Stefan and Jennifer Hull had to pull an extra $9,960 from their savings when… (Susan Biddle/FOR THE WASHINGTON…)
When Stefan and Jennifer Hull beat out other interested buyers for a four-bedroom, two-bathroom Cape Cod house in Bethesda, they felt sure they’d gotten a bargain at $759,200. They were shocked when their lender’s appraiser valued the home at only $744,000.
Because of the low appraisal, their bank would only give them a $595,200 mortgage, instead of the $607,360 they’d been approved for initially. The Hulls said they didn’t believe the home was worth the lower appraisal amount — it turned out that the appraiser compared their home only to other Cape Cod-style houses, some more than a mile away, while ignoring closer-in comparable sales — so they pulled an extra $9,960 from their savings to make up the gap. The seller agreed to lower the price to $757,000, which was the next highest competing offer for the home.
“We were none too pleased,” said Stefan Hull. “If you look in the area, there was nothing selling under what we had purchased it for, for the same square footage, and we had a nicer house. When we saw the houses he compared it with, we said, ‘You’ve got to be kidding us.’ ”
As the real estate market heats up and prices continue to recover from the 2008 housing crash, more home buyers and sellers are likely to encounter the problem of an appraisal that is lower than the agreed-upon sale price. After all, appraisals must be based on recently settled transactions, and in a rising market those past transactions are likely to be lower in price. Whether you’re a seller or a buyer, it’s important to understand the risks involved around low appraisals — and the options available to you.
“Whenever you have an increasing market, and in certain pockets we have that now, appraisers’ hands may be stuck,” said Traci Levine, a realty agent with Long & Foster in Bethesda. “They go by past history and not future sales.”
Moreover, because of new restrictions on the relationship between lenders and appraisers — aimed at curbing the appraisal abuse that contributed to the housing bubble — buyers and their mortgage representatives have less control over the process. Lenders simply order an appraisal from a list of approved appraisal companies, and a third party directs the individual to perform the appraisal.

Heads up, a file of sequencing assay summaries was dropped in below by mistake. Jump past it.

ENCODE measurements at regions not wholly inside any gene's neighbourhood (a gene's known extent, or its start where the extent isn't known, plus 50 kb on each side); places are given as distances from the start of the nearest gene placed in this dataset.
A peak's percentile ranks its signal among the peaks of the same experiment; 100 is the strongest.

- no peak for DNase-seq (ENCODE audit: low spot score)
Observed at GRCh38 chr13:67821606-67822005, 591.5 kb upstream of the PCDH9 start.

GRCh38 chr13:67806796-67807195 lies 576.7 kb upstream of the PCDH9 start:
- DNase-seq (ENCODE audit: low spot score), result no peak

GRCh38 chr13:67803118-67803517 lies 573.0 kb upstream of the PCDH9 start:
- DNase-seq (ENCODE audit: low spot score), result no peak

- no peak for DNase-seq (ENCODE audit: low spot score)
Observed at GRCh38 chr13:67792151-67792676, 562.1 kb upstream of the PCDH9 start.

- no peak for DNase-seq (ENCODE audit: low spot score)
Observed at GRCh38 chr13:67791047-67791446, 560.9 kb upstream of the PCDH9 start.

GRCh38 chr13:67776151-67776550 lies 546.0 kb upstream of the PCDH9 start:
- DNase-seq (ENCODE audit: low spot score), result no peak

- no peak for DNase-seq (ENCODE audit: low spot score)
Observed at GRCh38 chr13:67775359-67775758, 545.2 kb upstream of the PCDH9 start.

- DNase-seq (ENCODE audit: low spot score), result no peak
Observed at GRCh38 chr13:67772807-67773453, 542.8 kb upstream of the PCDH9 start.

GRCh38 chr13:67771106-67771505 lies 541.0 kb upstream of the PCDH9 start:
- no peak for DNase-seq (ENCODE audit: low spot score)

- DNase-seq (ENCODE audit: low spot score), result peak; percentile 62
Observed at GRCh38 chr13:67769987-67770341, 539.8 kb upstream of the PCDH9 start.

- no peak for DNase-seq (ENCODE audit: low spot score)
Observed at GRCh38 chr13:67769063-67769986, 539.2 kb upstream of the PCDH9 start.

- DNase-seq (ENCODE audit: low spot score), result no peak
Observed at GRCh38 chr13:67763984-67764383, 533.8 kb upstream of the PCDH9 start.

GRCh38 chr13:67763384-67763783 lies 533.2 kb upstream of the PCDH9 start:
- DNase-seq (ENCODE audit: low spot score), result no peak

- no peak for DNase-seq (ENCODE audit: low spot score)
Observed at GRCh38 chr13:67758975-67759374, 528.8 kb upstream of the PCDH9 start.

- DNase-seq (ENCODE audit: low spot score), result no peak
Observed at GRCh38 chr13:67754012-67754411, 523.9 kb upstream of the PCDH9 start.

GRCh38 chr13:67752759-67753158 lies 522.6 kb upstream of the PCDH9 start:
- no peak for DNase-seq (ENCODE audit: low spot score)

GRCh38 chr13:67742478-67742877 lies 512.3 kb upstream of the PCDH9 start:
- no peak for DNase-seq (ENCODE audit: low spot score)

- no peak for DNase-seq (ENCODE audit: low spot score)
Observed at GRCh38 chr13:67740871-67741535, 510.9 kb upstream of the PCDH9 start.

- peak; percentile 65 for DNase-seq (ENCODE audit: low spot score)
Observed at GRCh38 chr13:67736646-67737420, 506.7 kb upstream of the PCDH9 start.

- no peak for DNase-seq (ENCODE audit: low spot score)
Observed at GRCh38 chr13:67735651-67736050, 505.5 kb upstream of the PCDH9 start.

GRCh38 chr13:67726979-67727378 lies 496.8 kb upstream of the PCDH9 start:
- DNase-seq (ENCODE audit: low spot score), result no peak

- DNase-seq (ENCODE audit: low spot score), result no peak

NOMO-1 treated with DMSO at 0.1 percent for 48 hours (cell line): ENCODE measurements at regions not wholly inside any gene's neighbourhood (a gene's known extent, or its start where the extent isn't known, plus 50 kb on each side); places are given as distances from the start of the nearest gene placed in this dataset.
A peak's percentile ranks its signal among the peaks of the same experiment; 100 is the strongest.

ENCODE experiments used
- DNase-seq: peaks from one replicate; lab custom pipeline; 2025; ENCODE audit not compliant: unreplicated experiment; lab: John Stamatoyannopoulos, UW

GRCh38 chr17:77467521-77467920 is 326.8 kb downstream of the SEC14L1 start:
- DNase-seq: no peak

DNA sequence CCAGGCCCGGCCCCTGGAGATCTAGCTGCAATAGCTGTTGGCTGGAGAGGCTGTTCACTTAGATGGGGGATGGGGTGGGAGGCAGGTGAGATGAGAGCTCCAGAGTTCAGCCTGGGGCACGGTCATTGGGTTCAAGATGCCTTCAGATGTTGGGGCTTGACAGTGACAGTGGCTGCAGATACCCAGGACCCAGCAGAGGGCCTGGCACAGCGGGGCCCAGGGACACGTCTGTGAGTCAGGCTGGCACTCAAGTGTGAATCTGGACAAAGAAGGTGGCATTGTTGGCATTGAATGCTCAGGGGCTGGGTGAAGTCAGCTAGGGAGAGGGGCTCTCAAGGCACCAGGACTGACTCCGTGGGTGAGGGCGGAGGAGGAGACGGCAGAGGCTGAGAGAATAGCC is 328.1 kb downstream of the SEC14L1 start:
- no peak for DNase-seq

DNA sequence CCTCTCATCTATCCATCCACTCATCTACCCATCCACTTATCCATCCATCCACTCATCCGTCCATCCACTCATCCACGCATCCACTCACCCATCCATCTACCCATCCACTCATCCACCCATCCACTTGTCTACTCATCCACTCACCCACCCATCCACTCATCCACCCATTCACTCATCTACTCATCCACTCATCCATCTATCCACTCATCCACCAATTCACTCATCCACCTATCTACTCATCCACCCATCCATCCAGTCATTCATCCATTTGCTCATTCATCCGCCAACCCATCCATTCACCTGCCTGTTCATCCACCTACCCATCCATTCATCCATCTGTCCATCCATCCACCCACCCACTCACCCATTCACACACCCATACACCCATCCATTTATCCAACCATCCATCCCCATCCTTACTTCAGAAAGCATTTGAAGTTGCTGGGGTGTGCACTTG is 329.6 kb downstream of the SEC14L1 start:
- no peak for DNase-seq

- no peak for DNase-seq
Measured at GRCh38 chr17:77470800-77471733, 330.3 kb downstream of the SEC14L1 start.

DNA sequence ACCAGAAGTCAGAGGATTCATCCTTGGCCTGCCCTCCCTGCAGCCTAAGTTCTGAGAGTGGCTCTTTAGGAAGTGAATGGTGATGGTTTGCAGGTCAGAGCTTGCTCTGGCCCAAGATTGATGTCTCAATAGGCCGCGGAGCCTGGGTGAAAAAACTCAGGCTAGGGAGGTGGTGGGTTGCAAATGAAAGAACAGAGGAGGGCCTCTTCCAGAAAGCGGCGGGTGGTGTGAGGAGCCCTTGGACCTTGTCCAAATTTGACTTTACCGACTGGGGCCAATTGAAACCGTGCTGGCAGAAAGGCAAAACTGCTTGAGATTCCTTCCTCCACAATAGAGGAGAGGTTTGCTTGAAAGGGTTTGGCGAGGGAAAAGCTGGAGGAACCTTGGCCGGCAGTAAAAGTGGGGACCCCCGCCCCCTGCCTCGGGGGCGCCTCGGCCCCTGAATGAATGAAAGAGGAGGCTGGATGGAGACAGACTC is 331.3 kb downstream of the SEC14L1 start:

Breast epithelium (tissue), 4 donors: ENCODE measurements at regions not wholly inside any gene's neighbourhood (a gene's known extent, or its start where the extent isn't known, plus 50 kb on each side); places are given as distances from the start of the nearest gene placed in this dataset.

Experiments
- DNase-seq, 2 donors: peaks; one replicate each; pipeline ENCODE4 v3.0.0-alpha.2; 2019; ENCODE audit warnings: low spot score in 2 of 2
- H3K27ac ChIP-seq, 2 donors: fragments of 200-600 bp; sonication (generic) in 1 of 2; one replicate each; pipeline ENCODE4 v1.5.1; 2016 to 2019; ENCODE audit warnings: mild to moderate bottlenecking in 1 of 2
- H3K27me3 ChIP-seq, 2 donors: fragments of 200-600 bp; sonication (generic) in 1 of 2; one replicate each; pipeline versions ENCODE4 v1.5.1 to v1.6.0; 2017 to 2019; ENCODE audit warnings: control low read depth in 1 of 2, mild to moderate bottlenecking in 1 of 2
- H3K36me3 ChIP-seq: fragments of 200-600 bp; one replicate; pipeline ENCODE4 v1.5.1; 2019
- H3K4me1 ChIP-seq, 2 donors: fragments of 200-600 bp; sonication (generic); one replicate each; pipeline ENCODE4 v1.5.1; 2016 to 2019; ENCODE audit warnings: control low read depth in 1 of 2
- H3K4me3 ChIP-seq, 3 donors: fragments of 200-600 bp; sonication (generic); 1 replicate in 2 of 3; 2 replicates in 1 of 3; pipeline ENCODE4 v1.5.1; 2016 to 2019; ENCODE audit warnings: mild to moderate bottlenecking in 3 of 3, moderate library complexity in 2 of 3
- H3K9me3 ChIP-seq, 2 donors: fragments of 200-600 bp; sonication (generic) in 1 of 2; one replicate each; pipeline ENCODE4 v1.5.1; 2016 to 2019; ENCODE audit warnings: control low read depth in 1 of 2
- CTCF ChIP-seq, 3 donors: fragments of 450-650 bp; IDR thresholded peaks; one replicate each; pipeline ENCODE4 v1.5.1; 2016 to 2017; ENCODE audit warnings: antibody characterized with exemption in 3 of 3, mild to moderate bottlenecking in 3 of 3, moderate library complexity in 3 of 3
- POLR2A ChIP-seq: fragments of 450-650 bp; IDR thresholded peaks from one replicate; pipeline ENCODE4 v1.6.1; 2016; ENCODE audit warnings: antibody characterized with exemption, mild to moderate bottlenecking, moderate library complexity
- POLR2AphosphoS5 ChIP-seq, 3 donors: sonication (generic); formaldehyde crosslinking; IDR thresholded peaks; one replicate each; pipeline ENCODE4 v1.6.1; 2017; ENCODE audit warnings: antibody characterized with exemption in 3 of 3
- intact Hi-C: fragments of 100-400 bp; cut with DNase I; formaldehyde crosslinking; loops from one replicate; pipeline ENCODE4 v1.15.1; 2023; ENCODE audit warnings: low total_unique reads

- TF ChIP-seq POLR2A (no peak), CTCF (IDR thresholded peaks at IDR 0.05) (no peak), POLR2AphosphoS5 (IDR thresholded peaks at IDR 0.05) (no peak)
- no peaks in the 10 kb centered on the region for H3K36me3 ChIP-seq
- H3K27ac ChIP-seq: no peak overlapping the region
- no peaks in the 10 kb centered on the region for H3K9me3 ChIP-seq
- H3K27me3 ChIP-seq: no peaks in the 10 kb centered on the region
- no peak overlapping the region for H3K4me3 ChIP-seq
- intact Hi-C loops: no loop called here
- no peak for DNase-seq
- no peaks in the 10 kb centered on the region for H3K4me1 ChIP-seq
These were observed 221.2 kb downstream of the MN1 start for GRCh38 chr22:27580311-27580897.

“I’m all for not having an appraiser in your back pocket, but to be able to actually pick appraisers that live in the area would be a major differentiator,” Hull said. “They have no idea where these guys are coming from. That hurts the overall housing market.”
One of the contributing problems is the growth in appraisal management companies, which may award appraisals based on low cost rather than the expertise and skill of the appraiser, said Sara Stephens, president of the Appraisal Institute, the largest professional association for real estate appraisers.
“In some cases, cheap and quick is certainly the mantra, and not professional experience and understanding of the market,” Stephens said. “That’s a real issue for a lot of buyers and sellers going forward.”
Preventing a low appraisal
Still, there are a few steps that sellers can take to prevent an inappropriately low appraisal. “There are a lot of agents who just give the appraiser a one-day code to their lockbox,” Levine said. “I take appraisals very seriously. I always meet appraisers at the property and I bring the most relevant comps. They don’t have to take them, but most do.”
Because of the new third-party rules, the appraiser who is assigning a value to your home may not be from the immediate area. It can help to inform that person of the quality of the school district or the amenities in the local neighborhood, as well as improvements to the property as compared with other recent sales in the area.
“A competent real estate agent will generally prepare a list of comps or market sales analysis. They’ll provide information to the appraiser to justify the valuation,” said Ken Vogel, a broker at Vogel Realty Inc. and a real estate lawyer. “Most appraisers will tell you they do welcome the input from agents. The assumption is that the agent is familiar with this house in the neighborhood, whereas the appraiser has a wider geographic area.”
Arlington appraiser Linda Braley suggested preparing a package of information for the appraiser on your home that includes the plat or condo documents, while also including data on comparable houses and any improvements you’ve made that should influence the value of your home.
“Information packaged well is usually very well received,” said Braley, who advises agents not to insist on meeting the appraiser at a home because of the scheduling challenge it can pose.